Haunted Houses and Carbon Monoxide

How can carbon monoxide affect a haunted house?

When people contact me about a house that might have ghosts, they often say things like:

  • Ghosts, haunted places, carbon monoxide“Sometimes, when I’m in that part of the house, I get shaky, dizzy, and I feel weak all over.”
  • “I get a tightness in my chest, and I can’t catch my breath. Do you suppose the ghost died of a heart attack?”
  • “I’m okay during the day, but at night – especially when it’s cold out – it’s like something floats into my room through the bedroom window, and I can’t breathe.”
  • “The baby gets fussy in that room and seems to be looking at something that I don’t see, and the dog won’t go in there, ever.”
  • “I’m fine all day, but at night, when we close up the house and go to bed, I get headaches, it feels really stuffy in the room, and sometimes I feel kind of sick. I always have to get up and open the window, just to feel the breeze. About an hour or two later, around midnight, everything’s fine again.”

Well, those “symptoms” of a haunting can be caused by carbon monoxide poisoning. That’s why carbon monoxide is now the first thing to check in a house that might be haunted. This is especially true if the ghosts started to be a problem when the house was sealed up for the winter, or – in warm climates – for the summer.

The following is an edited excerpt from the first edition of, Is Your House Haunted?, by Fiona Broome.


Before you do anything else…

Check the carbon monoxide levels at the possibly-haunted site.

Carbon monoxide is nicknamed “the silent killer.” Pets and children often react to it first. Carbon monoxide (CO), also called carbonous oxide, is a colorless, odorless and tasteless gas.

It is highly toxic to humans and animals in higher quantities.

It can come from a variety of sources, including gas appliances, woodstoves, car exhaust, blocked flues, and even cigarette smoke.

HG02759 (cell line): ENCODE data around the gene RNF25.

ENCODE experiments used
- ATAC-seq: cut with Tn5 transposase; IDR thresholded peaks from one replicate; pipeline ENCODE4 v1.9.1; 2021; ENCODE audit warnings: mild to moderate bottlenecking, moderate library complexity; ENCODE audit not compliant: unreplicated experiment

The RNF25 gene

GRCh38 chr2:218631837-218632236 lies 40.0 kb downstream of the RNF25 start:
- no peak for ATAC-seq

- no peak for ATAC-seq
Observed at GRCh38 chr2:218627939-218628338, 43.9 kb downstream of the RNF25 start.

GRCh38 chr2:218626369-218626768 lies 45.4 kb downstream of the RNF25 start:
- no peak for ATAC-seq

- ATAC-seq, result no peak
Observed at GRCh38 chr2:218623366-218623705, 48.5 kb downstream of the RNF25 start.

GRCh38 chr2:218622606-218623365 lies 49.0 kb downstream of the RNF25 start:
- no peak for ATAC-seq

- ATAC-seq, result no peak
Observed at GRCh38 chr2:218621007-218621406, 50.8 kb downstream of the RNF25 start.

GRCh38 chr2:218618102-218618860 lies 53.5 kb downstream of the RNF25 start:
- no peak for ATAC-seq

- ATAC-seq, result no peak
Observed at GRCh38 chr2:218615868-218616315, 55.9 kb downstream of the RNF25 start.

Some people are more sensitive to carbon monoxide, and may show symptoms before others do.

Any of the following symptoms may indicate high levels of carbon monoxide.

  • Headaches.
  • A tight sensation in the chest.
  • Nausea.
  • Shortness of breath.
  • Vomiting.
  • Dizziness.
  • Fatigue.
  • A feeling of weakness.
  • Confusion or disorientation.
  • Visual disturbances.
  • Fainting and seizures.
  • Flu symptoms.
  • Infants may be irritable.
  • Pets can avoid certain areas.

Carbon monoxide can also affect the heart and central nervous system, and raise blood pressure. Carbon monoxide poisoning can damage the fetus of a pregnant woman.

Many areas in the UK, the US, and Canada have laws recommending (or even requiring) the use of carbon monoxide detectors in homes.

Older homeowners may not realize that. Even if the homeowner has no fireplace or woodstove, and no gas appliances, check the levels anyway.

For example, if a nearby neighbor has a wood stove and you (or the client) sleep with your window open, elevated carbon monoxide could explain some “symptoms” of a haunting.

If you regularly investigate haunted sites, be sure your home has very low levels of carbon monoxide, too.

If you’ve been sensitized to the gas, even low levels might trigger your symptoms at a “haunted” site. It could happen. Rule this out, immediately.

When you’re investigating a potentially haunted house and any symptoms match the warning list, carbon monoxide levels must be checked first.

If the homeowner does not have a carbon monoxide detector installed, and you don’t have a handheld monitor, call the fire department for advice.

Note: Before buying a handheld carbon monoxide meter, be sure to read the reviews.